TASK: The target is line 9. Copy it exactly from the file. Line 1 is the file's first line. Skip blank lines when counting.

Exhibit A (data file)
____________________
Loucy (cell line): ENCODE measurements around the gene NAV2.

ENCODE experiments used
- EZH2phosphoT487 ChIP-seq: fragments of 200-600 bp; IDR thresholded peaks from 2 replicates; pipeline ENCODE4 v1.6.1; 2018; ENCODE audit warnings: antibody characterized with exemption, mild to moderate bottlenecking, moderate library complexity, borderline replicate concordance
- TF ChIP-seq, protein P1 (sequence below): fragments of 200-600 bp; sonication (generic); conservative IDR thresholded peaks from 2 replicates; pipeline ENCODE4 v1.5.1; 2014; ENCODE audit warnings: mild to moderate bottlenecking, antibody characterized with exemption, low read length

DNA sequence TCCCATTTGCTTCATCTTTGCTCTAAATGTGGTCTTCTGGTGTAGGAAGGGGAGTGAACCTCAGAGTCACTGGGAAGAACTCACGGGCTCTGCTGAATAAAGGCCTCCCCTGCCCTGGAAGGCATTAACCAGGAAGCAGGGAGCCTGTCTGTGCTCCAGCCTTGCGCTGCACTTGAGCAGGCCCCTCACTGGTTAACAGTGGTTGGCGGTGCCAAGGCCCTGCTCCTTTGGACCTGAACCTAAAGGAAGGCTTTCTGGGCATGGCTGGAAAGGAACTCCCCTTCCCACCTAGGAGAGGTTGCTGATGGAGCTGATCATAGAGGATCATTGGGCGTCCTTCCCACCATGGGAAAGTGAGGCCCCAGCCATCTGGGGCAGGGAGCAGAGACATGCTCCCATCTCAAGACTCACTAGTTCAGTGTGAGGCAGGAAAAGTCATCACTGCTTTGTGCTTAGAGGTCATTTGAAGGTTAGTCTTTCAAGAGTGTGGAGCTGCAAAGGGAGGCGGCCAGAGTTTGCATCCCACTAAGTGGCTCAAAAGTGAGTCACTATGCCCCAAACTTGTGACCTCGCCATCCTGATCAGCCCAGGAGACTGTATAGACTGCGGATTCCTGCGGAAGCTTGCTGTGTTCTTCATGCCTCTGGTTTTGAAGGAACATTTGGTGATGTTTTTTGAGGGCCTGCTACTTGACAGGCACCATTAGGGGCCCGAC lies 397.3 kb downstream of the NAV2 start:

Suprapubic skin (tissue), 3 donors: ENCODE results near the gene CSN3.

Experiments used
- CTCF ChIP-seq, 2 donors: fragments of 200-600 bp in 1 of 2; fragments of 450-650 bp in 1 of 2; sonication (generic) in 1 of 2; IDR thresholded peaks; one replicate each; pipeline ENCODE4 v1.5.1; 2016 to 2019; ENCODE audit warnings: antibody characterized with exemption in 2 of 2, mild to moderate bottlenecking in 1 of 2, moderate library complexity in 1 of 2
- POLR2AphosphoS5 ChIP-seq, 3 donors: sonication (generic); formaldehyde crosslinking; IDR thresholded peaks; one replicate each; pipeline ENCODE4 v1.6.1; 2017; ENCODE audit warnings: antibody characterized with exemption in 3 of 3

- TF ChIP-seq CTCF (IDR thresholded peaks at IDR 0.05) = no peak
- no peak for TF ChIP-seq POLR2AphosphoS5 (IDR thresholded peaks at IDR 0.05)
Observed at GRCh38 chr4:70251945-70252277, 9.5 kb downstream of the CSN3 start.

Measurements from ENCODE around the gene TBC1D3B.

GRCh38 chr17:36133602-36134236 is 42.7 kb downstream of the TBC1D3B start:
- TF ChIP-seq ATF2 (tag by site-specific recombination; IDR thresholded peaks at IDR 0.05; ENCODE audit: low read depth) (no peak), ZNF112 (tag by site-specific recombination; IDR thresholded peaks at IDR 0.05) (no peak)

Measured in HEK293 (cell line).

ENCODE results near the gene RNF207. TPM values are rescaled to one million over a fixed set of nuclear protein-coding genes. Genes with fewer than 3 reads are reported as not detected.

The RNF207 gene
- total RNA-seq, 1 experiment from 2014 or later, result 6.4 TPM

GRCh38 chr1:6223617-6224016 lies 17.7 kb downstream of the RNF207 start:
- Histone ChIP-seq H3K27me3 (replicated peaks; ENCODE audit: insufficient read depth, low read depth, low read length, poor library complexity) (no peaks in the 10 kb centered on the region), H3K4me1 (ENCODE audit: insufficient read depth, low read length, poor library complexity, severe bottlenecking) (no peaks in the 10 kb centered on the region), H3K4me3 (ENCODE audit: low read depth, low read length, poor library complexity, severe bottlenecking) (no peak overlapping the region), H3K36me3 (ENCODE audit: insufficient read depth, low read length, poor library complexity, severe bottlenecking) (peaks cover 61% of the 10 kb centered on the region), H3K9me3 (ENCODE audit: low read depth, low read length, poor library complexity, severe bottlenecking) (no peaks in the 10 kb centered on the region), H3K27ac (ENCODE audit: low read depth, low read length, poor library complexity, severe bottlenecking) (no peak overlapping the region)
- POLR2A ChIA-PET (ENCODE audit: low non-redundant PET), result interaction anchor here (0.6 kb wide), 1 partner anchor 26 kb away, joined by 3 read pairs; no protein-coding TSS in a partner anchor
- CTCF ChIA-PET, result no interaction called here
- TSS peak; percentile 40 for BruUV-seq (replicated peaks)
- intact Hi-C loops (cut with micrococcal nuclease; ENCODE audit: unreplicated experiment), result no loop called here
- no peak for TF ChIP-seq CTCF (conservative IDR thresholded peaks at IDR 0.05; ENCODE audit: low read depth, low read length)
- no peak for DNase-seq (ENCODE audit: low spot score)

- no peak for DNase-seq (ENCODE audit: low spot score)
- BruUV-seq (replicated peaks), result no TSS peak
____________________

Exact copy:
- POLR2AphosphoS5 ChIP-seq, 3 donors: sonication (generic); formaldehyde crosslinking; IDR thresholded peaks; one replicate each; pipeline ENCODE4 v1.6.1; 2017; ENCODE audit warnings: antibody characterized with exemption in 3 of 3